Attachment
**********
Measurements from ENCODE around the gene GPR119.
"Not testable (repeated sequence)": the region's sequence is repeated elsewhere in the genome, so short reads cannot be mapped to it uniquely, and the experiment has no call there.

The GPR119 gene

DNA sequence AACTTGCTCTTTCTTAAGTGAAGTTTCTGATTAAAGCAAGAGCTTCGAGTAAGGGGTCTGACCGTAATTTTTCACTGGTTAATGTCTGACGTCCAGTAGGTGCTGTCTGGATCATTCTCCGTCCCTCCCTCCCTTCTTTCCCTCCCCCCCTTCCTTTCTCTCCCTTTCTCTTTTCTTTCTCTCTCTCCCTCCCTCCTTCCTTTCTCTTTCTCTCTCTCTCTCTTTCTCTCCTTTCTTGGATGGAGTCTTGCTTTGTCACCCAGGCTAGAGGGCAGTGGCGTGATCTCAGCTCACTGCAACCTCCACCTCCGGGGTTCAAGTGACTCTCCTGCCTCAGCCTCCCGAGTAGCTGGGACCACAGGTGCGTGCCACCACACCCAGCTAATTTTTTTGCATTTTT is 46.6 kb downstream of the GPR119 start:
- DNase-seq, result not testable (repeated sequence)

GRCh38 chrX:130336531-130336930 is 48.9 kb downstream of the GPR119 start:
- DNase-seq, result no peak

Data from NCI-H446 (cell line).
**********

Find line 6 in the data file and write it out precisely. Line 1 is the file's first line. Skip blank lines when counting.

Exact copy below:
GRCh38 chrX:130336531-130336930 is 48.9 kb downstream of the GPR119 start: